Optional activities such as band or other clubs may have a fee, buses are definitely not free, and lunch rooms can have fees attached. Schools can have items like agendas available for purchase, but students must be allowed to bring a day planner rather than be required to buy from the school. Field trips can have fees, but there is also a policy that no child can be denied going on a field trip if his or her family is unable to pay.
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Old 22 August 2014, 11:37 AM
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It's quite probable that the software quality issues stem at least in part from who the software was originally designed for.

My fire department has had four different programs for emergency dispatching. The first was simply an electronic version of a card file; all you could do was look up a location by one of several sets of parameters and see who was supposed to go there. My boss wrote another program that we used for many many years that only tracked information about fire alarm systems in our city. These programs were easy to use and very useful, but also exceedingly limited - their only advantages were speed & ease of use. And we still needed paper records in case of breakdowns.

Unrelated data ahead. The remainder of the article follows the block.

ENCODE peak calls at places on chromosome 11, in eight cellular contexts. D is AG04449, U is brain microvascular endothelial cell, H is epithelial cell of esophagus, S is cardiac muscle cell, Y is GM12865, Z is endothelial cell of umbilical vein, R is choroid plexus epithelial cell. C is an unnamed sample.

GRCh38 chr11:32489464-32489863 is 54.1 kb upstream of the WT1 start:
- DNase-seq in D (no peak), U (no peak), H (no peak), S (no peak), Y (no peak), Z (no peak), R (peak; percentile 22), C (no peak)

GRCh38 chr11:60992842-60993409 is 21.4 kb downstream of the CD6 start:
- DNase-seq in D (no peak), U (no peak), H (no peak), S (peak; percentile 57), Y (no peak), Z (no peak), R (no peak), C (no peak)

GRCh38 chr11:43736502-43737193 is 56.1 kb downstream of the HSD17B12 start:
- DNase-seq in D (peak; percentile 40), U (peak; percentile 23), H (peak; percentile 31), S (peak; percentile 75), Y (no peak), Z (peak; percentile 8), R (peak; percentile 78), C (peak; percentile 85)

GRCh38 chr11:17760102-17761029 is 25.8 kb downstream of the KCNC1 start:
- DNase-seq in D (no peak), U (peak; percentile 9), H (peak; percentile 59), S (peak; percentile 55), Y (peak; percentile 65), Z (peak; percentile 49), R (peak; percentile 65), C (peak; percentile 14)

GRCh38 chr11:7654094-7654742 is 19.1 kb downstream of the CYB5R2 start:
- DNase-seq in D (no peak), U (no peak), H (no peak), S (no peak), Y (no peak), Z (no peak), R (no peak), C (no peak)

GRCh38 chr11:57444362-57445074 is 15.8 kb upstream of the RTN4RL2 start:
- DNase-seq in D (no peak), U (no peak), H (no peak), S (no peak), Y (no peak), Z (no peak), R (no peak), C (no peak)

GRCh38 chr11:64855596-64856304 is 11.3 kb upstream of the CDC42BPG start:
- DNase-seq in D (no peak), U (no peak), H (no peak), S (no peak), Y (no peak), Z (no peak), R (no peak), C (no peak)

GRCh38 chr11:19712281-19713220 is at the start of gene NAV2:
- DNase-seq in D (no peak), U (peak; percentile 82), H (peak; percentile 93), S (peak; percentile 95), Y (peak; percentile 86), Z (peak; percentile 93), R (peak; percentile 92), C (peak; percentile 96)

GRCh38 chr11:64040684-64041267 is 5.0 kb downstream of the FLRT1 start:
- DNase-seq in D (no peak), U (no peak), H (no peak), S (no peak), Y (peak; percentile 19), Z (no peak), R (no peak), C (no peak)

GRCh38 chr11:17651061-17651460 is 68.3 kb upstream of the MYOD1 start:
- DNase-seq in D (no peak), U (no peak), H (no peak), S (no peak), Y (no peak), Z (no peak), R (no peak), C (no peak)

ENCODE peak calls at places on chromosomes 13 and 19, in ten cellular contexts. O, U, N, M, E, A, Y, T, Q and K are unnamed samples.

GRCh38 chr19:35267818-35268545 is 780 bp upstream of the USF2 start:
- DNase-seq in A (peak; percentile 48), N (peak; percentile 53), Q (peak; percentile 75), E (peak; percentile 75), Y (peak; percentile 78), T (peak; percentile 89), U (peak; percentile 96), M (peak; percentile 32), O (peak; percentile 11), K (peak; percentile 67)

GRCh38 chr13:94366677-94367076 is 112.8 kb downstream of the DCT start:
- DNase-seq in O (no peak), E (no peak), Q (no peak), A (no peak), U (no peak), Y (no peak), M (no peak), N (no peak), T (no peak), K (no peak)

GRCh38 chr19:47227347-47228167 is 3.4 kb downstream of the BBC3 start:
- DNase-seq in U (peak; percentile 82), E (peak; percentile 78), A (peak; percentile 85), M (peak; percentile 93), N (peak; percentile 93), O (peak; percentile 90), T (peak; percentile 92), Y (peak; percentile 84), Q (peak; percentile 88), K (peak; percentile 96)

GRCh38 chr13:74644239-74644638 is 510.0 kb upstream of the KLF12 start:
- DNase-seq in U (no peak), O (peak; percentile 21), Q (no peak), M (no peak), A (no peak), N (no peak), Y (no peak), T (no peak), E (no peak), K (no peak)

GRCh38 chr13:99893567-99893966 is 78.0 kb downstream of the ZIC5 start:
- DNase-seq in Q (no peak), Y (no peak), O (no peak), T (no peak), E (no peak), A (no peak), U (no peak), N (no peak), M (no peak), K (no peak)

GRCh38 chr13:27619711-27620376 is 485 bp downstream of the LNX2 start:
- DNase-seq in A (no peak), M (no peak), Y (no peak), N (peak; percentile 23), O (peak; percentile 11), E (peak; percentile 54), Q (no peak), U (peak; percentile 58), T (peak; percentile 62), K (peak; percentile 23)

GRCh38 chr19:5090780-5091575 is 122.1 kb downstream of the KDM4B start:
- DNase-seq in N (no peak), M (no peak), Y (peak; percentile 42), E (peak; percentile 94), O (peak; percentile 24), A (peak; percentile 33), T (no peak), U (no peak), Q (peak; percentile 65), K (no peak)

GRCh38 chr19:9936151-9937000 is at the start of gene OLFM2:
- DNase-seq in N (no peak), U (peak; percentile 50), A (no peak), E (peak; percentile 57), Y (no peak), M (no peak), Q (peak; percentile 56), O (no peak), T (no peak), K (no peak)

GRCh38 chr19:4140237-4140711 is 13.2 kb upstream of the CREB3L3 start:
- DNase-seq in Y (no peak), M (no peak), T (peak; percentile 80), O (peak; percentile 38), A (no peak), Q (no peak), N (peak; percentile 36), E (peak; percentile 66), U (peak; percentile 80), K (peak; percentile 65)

Then we switched to a true dispatch program. It ended up never getting used. It was written by a couple of guys who wrote it for a particular fire department, which worked in very different ways from the way we work (and most of the departments in our area work, for that matter). While it was a pretty powerful program and fairly easy to use, it never really worked right for our needs, and it was never really implemented for what it was intended for. When the creators sold it off to another company, things got worse, as they took it in directions that made no sense to us whatsoever. It became completely useless to us.